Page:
Process - Top Tips - Mind mapping

Mind mapping

This document is designed as a quick reference guide to problem analysis.

This will enable you to gain knowledge of a particular skill, task or process.

This means you can quickly find the key information that you need and refer to it on an ongoing basis whenever you need to refresh your knowledge.

 

Introduction

Some people find listing ideas or courses of action in a conventional list too restrictive; mind mapping aims to overcome this. Mind mapping can improve the way in which you take notes, pulling lots of information together and supports creative problem solving.

 

There are a number of situations when you may find mind maps useful:

 

     Summarising information

     Gathering information together from a range of sources

     Problem solving

     Presenting information to others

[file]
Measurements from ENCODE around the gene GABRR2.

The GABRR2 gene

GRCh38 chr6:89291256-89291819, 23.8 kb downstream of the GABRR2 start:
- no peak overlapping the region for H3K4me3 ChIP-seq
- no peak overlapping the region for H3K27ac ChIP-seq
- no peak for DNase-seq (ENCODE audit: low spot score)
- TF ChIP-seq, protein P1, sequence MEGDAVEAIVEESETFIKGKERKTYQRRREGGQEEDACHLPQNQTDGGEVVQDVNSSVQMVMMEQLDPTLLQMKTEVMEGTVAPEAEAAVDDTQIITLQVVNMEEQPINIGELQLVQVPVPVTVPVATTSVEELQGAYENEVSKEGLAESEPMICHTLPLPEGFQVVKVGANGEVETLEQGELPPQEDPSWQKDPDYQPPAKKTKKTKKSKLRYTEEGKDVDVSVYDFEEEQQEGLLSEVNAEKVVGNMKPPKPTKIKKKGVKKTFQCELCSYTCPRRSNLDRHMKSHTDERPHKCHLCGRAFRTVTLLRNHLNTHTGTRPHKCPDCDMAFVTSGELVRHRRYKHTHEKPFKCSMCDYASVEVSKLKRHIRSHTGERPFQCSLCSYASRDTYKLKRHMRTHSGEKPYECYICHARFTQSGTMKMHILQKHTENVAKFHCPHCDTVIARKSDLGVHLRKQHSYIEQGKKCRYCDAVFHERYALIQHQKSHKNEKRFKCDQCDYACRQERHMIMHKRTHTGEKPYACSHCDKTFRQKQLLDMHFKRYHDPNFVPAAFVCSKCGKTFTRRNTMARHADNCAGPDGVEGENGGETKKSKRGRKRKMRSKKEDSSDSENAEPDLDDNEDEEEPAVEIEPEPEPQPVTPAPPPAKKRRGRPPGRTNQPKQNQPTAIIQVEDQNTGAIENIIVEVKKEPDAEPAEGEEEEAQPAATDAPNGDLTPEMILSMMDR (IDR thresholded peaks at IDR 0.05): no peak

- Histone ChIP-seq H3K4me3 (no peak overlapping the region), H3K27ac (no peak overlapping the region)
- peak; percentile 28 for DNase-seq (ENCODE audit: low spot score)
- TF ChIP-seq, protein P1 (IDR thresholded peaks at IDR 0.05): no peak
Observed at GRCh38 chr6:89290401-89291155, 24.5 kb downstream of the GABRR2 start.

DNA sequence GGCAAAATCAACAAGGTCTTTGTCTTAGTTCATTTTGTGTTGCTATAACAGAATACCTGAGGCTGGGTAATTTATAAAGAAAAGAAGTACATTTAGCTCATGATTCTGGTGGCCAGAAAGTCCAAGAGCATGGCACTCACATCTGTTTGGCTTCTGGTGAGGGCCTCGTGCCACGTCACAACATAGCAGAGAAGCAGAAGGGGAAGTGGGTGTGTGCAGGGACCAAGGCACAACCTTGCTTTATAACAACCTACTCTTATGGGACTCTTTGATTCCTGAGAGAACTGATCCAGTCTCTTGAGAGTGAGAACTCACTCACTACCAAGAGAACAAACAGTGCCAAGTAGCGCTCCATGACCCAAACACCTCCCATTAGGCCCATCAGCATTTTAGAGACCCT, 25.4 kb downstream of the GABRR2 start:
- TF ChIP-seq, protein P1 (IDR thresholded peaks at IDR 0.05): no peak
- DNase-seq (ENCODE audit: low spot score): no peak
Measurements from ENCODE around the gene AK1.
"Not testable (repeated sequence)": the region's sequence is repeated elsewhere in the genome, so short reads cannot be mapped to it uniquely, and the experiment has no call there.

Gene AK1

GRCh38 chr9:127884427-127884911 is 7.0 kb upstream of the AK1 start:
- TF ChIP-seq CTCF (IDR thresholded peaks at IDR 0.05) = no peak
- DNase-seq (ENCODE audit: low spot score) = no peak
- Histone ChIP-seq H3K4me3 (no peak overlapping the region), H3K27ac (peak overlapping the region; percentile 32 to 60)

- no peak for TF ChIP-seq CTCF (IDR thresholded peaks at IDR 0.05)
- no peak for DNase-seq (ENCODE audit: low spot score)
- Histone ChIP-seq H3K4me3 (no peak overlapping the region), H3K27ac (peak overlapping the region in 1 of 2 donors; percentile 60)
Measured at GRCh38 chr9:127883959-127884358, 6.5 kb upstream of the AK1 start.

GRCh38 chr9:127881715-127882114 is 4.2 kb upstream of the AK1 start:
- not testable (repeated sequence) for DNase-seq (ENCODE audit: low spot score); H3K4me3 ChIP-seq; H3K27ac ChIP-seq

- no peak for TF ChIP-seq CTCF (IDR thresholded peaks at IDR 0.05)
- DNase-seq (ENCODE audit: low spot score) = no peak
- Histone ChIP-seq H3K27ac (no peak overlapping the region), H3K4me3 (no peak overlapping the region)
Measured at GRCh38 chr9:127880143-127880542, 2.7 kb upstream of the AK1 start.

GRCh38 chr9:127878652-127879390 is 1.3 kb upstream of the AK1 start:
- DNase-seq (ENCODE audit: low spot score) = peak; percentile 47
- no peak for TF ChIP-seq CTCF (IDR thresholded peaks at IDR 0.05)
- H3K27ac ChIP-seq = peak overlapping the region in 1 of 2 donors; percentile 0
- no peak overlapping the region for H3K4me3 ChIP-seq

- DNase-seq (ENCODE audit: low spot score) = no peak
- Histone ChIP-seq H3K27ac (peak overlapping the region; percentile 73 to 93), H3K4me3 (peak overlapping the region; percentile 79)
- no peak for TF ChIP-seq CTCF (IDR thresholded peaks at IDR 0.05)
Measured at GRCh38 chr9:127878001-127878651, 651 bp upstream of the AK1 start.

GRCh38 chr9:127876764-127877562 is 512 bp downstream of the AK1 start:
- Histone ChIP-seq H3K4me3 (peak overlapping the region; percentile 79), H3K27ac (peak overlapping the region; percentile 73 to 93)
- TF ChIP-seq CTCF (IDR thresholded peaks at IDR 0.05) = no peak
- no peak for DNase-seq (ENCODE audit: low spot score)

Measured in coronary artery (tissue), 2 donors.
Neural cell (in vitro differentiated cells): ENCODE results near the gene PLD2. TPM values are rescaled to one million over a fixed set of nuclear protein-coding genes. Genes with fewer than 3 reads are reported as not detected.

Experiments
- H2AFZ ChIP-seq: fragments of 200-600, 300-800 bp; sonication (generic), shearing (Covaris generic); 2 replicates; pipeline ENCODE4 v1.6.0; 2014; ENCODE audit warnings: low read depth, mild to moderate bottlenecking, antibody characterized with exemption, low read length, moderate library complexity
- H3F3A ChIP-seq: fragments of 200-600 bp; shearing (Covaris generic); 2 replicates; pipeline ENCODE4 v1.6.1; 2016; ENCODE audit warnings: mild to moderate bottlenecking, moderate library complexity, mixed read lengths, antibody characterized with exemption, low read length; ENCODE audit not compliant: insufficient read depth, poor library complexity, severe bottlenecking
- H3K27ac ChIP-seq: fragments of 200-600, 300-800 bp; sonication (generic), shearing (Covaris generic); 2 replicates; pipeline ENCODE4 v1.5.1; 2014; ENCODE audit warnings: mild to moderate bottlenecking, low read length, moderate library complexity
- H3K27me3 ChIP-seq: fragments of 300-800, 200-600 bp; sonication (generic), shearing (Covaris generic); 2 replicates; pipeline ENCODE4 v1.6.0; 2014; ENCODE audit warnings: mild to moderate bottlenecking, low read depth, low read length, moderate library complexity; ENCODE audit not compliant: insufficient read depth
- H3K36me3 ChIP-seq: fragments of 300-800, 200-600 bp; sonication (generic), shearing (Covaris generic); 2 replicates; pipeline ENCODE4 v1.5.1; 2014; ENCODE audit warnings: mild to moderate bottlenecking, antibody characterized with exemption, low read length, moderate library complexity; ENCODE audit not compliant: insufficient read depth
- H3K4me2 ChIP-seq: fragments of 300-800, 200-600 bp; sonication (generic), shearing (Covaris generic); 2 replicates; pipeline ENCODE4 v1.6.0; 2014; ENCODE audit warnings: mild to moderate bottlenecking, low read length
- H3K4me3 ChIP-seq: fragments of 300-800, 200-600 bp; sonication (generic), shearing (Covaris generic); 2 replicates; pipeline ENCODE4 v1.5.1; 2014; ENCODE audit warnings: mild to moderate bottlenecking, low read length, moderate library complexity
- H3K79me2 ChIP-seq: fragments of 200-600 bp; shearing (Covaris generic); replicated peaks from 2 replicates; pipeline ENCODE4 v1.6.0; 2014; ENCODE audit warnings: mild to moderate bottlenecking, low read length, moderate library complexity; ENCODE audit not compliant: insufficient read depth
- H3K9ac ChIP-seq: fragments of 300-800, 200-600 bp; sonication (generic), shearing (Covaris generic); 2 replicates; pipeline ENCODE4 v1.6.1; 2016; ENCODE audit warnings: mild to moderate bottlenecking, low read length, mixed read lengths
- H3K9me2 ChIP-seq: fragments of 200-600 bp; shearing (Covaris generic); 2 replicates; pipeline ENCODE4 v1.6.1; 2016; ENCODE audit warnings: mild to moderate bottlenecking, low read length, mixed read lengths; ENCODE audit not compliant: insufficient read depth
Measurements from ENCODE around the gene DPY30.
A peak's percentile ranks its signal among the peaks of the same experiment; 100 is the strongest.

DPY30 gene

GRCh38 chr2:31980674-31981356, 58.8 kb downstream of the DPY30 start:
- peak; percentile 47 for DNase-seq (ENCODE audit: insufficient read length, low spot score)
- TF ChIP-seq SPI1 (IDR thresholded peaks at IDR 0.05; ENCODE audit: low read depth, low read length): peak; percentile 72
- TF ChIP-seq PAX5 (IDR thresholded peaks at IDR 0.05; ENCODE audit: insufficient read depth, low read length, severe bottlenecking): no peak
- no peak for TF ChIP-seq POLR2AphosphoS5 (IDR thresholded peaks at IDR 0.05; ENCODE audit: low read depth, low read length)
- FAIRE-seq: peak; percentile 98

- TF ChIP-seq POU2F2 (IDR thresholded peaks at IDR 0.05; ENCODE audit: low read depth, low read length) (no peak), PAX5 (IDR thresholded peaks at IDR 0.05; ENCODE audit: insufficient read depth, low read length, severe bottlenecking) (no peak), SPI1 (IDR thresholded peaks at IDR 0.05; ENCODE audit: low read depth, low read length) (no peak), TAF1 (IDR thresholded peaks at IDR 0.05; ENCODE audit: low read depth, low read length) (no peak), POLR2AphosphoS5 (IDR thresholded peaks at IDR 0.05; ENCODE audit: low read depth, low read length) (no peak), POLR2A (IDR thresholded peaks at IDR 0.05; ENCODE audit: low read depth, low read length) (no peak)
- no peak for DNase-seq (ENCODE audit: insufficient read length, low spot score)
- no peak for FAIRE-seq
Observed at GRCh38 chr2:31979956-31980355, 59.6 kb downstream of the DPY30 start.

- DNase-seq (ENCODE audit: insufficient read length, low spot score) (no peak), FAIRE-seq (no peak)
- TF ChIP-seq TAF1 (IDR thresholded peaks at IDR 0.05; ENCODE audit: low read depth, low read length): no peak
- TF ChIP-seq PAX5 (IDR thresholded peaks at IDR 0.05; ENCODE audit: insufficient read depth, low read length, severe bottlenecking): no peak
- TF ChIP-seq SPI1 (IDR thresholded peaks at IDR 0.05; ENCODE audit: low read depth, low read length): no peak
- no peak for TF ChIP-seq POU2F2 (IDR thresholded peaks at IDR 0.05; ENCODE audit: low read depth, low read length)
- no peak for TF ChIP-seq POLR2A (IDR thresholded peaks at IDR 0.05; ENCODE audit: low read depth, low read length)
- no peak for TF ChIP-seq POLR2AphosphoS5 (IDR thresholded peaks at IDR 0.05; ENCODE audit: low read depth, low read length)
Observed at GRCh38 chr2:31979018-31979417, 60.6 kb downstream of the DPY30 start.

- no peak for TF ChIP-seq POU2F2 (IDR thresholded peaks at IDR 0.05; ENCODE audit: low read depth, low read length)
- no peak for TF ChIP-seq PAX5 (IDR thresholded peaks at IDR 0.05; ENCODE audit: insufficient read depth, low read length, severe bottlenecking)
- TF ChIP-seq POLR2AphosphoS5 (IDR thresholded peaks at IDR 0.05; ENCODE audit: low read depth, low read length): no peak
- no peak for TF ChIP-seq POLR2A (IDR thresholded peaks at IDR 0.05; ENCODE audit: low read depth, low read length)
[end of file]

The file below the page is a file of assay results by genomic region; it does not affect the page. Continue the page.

Process - Top Tips - Mind mapping

Mind mapping

What you need to know…

 

Creating a Mind Map

In the middle of a large sheet of paper write the central issue. Around this write other thoughts, causes, effects, or related issues that come to mind, and connect these by arrows. In turn link these to each other and further thoughts with more arrows and so on. Use colours or shapes if it helps. A sample is shown below.

 

As you become experienced at using mind maps you may develop your own way of creating them that works well for you.

 

The following tips may help when you are using mind maps:

 

     Use single words or strong phrases. Long sentences make the mind map difficult work with

     Colour code your ideas to distinguish each thought process or ideas that link to one another

     Use images as well as words if this works for you

     Draw lines between parts of the mind map that link together even if they came from separate thought processes